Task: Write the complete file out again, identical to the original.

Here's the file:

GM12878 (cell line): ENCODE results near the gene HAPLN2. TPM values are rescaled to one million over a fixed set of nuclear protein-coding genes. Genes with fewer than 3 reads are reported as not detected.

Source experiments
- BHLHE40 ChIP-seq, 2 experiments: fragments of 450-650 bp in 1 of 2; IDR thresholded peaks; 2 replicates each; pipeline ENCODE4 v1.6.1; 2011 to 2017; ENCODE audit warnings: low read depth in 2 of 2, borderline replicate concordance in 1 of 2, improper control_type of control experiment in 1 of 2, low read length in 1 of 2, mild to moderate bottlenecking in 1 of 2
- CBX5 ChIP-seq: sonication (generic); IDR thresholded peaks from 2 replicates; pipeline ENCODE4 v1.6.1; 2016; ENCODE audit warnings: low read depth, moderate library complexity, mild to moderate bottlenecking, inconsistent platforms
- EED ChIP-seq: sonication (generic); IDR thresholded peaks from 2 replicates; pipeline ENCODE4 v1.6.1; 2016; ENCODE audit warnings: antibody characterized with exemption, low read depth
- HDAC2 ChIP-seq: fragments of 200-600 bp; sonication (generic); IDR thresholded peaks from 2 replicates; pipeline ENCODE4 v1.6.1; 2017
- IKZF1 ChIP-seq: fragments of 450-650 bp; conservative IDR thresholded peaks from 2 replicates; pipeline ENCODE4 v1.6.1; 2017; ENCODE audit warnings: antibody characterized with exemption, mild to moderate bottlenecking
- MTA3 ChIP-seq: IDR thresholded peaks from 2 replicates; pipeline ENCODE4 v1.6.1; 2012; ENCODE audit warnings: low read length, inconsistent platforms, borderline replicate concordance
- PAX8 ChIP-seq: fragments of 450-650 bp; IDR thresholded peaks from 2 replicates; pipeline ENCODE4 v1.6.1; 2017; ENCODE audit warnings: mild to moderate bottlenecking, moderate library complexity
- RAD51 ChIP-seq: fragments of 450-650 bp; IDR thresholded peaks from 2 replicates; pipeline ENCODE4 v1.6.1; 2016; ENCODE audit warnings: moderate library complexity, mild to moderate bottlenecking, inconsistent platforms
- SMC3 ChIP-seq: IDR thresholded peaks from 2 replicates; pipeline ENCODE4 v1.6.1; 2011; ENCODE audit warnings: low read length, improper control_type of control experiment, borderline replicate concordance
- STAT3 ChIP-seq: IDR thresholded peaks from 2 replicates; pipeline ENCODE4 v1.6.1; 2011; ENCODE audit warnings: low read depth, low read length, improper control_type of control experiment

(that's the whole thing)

GM12878 (cell line): ENCODE results near the gene HAPLN2. TPM values are rescaled to one million over a fixed set of nuclear protein-coding genes. Genes with fewer than 3 reads are reported as not detected.

Source experiments
- BHLHE40 ChIP-seq, 2 experiments: fragments of 450-650 bp in 1 of 2; IDR thresholded peaks; 2 replicates each; pipeline ENCODE4 v1.6.1; 2011 to 2017; ENCODE audit warnings: low read depth in 2 of 2, borderline replicate concordance in 1 of 2, improper control_type of control experiment in 1 of 2, low read length in 1 of 2, mild to moderate bottlenecking in 1 of 2
- CBX5 ChIP-seq: sonication (generic); IDR thresholded peaks from 2 replicates; pipeline ENCODE4 v1.6.1; 2016; ENCODE audit warnings: low read depth, moderate library complexity, mild to moderate bottlenecking, inconsistent platforms
- EED ChIP-seq: sonication (generic); IDR thresholded peaks from 2 replicates; pipeline ENCODE4 v1.6.1; 2016; ENCODE audit warnings: antibody characterized with exemption, low read depth
- HDAC2 ChIP-seq: fragments of 200-600 bp; sonication (generic); IDR thresholded peaks from 2 replicates; pipeline ENCODE4 v1.6.1; 2017
- IKZF1 ChIP-seq: fragments of 450-650 bp; conservative IDR thresholded peaks from 2 replicates; pipeline ENCODE4 v1.6.1; 2017; ENCODE audit warnings: antibody characterized with exemption, mild to moderate bottlenecking
- MTA3 ChIP-seq: IDR thresholded peaks from 2 replicates; pipeline ENCODE4 v1.6.1; 2012; ENCODE audit warnings: low read length, inconsistent platforms, borderline replicate concordance
- PAX8 ChIP-seq: fragments of 450-650 bp; IDR thresholded peaks from 2 replicates; pipeline ENCODE4 v1.6.1; 2017; ENCODE audit warnings: mild to moderate bottlenecking, moderate library complexity
- RAD51 ChIP-seq: fragments of 450-650 bp; IDR thresholded peaks from 2 replicates; pipeline ENCODE4 v1.6.1; 2016; ENCODE audit warnings: moderate library complexity, mild to moderate bottlenecking, inconsistent platforms
- SMC3 ChIP-seq: IDR thresholded peaks from 2 replicates; pipeline ENCODE4 v1.6.1; 2011; ENCODE audit warnings: low read length, improper control_type of control experiment, borderline replicate concordance
- STAT3 ChIP-seq: IDR thresholded peaks from 2 replicates; pipeline ENCODE4 v1.6.1; 2011; ENCODE audit warnings: low read depth, low read length, improper control_type of control experiment